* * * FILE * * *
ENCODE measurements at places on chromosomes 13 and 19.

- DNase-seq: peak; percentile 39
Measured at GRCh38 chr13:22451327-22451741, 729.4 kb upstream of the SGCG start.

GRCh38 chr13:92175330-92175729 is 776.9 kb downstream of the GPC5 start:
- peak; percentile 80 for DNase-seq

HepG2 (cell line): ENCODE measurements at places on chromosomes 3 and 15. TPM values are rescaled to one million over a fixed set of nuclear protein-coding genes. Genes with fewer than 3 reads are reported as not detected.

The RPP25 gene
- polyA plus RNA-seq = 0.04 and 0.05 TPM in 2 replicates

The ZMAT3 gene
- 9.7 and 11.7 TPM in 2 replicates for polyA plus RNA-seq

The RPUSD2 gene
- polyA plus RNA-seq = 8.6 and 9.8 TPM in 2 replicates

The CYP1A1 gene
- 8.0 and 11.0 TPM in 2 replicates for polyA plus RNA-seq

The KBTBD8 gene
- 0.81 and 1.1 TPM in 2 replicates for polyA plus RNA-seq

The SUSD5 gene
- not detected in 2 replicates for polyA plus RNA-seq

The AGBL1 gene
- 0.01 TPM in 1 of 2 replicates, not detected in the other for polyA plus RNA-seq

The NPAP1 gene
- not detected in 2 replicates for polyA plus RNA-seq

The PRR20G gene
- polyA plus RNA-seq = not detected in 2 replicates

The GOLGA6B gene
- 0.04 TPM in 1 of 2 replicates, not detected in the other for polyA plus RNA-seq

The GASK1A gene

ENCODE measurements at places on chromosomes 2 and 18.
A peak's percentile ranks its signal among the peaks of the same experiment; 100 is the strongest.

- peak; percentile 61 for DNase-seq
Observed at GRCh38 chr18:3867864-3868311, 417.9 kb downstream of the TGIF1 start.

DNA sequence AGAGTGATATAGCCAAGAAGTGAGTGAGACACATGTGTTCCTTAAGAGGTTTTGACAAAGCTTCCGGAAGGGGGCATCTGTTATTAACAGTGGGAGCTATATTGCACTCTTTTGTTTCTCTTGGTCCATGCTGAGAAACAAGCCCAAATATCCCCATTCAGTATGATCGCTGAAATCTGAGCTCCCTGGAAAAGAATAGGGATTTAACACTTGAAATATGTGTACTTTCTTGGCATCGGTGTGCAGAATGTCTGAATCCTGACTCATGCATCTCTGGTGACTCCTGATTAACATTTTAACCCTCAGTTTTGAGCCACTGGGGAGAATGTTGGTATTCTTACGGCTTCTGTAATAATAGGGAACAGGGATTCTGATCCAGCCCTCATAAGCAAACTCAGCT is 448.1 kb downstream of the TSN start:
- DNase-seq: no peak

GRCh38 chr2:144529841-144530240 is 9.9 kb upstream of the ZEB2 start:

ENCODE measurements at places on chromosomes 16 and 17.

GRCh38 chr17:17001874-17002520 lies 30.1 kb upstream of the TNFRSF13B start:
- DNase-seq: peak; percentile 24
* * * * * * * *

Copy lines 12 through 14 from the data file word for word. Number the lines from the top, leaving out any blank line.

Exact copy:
- polyA plus RNA-seq = 8.6 and 9.8 TPM in 2 replicates

The CYP1A1 gene
- 8.0 and 11.0 TPM in 2 replicates for polyA plus RNA-seq